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ORIGINAL FRENCH ARTICLE: Angela Davis toujours indomptable

by Michel Muller

Angela Davis is Still Untameable

Translated Friday 16 December 2005, by Henry Crapo

Angela Davis is interviewed by Michel Muller, concerning her visit to Paris to launch her new book, and in general concerning the fascist climate developing in the United States, with the imposition of the Patriot Act, and the need to develop international solidarity.

The militant American progressive announces the publication of her next book. She is expected to visit our country this week.

Huma: Congress is ready to approve this week the extension of the "Patriot Act". What reasons lie at the origin of this set of ultra-securative measures?

Angela Davis: The Patriot Act was passed immediately following the 11th of September 2001. The Bush administration seized the opportunity provided by the attack to exploit the fear of terrorism as the basis of their overall policy of worldwide war. The Patriot Act establishes new forms of McCarthyism and racism. The building of the new police state founded on the creation of fear constitutes a new erosion of the vestiges of democracy remaining in our country. We are now entering the most conservative era in our history, far more conservative than in the McCarthy era.

The Patriot Act was adopted by a near unanimous vote. Even the most progressive factions (for instance, the Black caucus) refused at that time to take position against Bush’s decisions. In fact, only one person (the representative from my district in California) had the force and courage to say no! A combination of racism, particularly directed against those of the Moslem religion, and of knowingly manipulated fear, created a situation in which what remained of democracy rapidly eroded. Witness, for example, the use of the death penalty. We recently witnessed the 1000th execution, and, the same day, the 1001st. Here in California we are trying to stop the killing of Stanley Tookie Williams. This veritable routine of death, rendered commonplace, follows the same logic as the war in Iraq, the planetary war against terrorism, and the creation of a state based largely on erroneous concepts of security.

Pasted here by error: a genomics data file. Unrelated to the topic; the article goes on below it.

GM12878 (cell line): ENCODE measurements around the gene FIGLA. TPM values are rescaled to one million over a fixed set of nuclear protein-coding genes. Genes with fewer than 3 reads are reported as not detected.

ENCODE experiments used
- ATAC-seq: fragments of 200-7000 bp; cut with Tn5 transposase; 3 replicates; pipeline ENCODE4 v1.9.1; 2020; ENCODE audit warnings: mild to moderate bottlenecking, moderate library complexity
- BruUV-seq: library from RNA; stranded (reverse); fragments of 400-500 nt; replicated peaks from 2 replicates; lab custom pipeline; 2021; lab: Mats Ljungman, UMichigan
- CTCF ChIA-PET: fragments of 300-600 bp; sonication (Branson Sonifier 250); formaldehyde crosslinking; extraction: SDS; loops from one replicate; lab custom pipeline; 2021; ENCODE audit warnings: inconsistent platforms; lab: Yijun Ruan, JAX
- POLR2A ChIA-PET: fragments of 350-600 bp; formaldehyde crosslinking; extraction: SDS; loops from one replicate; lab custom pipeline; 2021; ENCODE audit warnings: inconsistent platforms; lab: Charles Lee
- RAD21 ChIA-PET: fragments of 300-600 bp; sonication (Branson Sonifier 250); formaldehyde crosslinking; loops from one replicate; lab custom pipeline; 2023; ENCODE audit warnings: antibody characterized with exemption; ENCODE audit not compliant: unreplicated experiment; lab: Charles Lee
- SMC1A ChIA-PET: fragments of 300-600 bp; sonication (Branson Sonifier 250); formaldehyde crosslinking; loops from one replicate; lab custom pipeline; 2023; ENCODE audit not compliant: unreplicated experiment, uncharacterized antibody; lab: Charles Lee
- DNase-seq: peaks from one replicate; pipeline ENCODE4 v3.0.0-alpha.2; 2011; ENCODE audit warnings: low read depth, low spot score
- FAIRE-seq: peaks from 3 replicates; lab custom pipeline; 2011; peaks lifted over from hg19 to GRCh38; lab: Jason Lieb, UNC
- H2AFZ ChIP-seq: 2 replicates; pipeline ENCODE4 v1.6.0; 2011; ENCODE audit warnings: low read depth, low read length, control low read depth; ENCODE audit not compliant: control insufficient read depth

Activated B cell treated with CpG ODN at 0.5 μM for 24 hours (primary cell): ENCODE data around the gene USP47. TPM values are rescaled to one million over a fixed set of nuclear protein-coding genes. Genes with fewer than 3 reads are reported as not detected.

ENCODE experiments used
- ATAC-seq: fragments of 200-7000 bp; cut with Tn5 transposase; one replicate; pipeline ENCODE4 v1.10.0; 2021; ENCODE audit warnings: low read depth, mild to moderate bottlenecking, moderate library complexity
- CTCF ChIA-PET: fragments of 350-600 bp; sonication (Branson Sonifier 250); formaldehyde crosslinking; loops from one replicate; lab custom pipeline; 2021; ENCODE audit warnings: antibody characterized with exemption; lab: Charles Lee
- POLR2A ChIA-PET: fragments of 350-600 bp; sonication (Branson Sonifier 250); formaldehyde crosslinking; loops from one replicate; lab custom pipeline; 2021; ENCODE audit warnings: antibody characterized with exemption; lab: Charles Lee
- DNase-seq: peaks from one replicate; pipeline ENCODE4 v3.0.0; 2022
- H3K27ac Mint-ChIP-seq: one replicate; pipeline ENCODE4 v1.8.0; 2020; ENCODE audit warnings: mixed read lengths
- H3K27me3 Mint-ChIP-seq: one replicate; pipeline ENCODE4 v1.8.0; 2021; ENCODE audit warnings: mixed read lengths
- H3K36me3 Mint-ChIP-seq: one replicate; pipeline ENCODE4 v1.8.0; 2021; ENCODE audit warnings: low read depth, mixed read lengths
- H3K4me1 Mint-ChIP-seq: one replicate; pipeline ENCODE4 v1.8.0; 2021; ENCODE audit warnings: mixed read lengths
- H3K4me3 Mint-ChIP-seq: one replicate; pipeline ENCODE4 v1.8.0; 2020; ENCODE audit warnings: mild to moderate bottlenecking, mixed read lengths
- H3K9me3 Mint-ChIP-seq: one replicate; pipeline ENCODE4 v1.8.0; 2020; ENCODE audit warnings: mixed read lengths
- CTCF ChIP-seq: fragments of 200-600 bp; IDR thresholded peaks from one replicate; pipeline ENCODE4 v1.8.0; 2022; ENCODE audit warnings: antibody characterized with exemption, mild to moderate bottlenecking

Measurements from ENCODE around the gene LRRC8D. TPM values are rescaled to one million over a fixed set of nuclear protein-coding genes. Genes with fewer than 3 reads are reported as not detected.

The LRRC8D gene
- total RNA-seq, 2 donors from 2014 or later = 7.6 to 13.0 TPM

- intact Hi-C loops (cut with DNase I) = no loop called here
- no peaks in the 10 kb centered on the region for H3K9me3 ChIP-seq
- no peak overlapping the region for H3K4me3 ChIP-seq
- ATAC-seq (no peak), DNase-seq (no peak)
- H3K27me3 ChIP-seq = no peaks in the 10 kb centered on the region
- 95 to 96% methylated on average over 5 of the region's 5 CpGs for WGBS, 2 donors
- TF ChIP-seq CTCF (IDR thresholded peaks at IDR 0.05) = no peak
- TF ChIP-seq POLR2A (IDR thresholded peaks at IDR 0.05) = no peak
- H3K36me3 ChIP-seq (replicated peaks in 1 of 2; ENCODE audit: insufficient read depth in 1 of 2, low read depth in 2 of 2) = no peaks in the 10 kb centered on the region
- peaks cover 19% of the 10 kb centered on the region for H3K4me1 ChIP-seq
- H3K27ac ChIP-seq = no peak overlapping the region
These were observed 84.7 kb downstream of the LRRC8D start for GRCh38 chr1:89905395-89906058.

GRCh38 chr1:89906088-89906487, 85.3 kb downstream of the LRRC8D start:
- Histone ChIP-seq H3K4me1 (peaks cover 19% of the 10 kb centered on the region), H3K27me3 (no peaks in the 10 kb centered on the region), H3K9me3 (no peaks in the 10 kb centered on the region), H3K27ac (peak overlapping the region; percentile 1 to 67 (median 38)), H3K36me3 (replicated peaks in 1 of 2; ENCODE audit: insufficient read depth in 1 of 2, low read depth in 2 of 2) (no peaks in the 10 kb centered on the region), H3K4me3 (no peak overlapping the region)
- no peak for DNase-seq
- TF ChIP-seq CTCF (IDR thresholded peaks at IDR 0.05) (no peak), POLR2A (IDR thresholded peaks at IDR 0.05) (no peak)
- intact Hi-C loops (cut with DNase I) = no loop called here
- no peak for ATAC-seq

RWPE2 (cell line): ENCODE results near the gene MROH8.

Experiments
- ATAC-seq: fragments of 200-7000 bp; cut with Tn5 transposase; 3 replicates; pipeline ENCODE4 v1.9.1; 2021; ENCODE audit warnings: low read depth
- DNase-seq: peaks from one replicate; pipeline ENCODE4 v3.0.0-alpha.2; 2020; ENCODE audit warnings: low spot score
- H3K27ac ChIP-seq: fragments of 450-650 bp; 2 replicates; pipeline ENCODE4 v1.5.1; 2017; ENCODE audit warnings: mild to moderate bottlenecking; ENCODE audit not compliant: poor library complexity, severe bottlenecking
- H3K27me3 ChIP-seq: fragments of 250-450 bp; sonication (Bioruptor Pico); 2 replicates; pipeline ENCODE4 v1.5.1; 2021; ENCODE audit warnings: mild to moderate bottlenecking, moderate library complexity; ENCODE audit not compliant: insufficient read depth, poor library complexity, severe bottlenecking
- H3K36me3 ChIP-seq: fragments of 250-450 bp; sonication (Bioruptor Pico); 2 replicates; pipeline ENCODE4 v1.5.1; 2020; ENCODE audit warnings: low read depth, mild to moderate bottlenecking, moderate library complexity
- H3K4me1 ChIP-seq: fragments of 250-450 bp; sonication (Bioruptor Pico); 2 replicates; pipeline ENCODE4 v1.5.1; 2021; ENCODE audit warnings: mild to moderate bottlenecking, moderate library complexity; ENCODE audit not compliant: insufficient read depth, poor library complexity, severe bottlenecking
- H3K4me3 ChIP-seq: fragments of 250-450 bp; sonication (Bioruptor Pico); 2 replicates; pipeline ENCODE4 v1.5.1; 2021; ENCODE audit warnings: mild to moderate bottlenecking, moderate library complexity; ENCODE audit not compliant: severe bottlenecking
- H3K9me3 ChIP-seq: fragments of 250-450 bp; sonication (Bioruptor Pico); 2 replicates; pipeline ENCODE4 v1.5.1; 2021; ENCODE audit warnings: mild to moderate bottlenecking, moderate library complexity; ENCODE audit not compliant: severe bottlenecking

Huma: The Patriot Act gave the FBI exorbitant powers, such as the use of National Security Letter ...

Angela Davis: The FBI now has the right, by a simple letter, without judicial permission, to demand information about any citizen supposedly suspected of terrorist activities from organizations or from people having files of clients or users. The recipients of these letters are obliged to maintain complete secrecy. One can therefore, without ever having been informed, be the object of a police inquiry concerning your bank account, your purchases, your cultural activities, including the titles of the books that you have borrowed from the library!

Huma: The Patriot Act authorizes imprisonment without the order or incrimination by a judge, without access to a lawyer, and without notification of the reason for the arrest?

Angela Davis:
These procedures are used under the pretext that there exists a specific security problem inherent in the fact that the actors in this so-called terrorist war have no particular link with any given country. This said, all current discussion concentrates on the aptitude of the government to violate rights of both nationals and foreigners. One of the essential points concerns torture, carried out in detention centers in the US and in countries that are destinations of the "extraordinary renditions". It appears ever more clear that the Bush-Cheney administration, with its program of war against Iraq and the planetary war against terrorism, is pushing the country in the direction of the extreme right wing.

The main question, in my mind, is to know how to develop a movement capable of contesting this process. The revelation, in plain daylight, of absolute and abject poverty in New Orleans, mainly among the Blacks, has shown the incapacity of the deral government to react in the face of a particular crisis arising from the conjunction of a natural disaster, racism, and poverty. Since then, the popularity of Bush has suffered a serious decline. For this reason we hope that there is opening up a possibility of wide-spread popular opposition to the Bush administration.

Huma: The mid-term elections in the Senate and House will take place at the end of next year. Do you see any viable alternative to the rigid bipartisan system?

Angela Davis: That is the main problem. Sure, the best approach would be to start a campaign to impeach Bush, which would make it possible to exert a certain form of pressure on the choice of an eventual Democratic candidate, in order to get out of the present rut. The problem is that the Democrats, in the same measure as the Republicans, were engaged for the war and for what happened in internal politics.

Huma: In your next book, you define the US detention system as a prison industrial complex. What is its political and social function?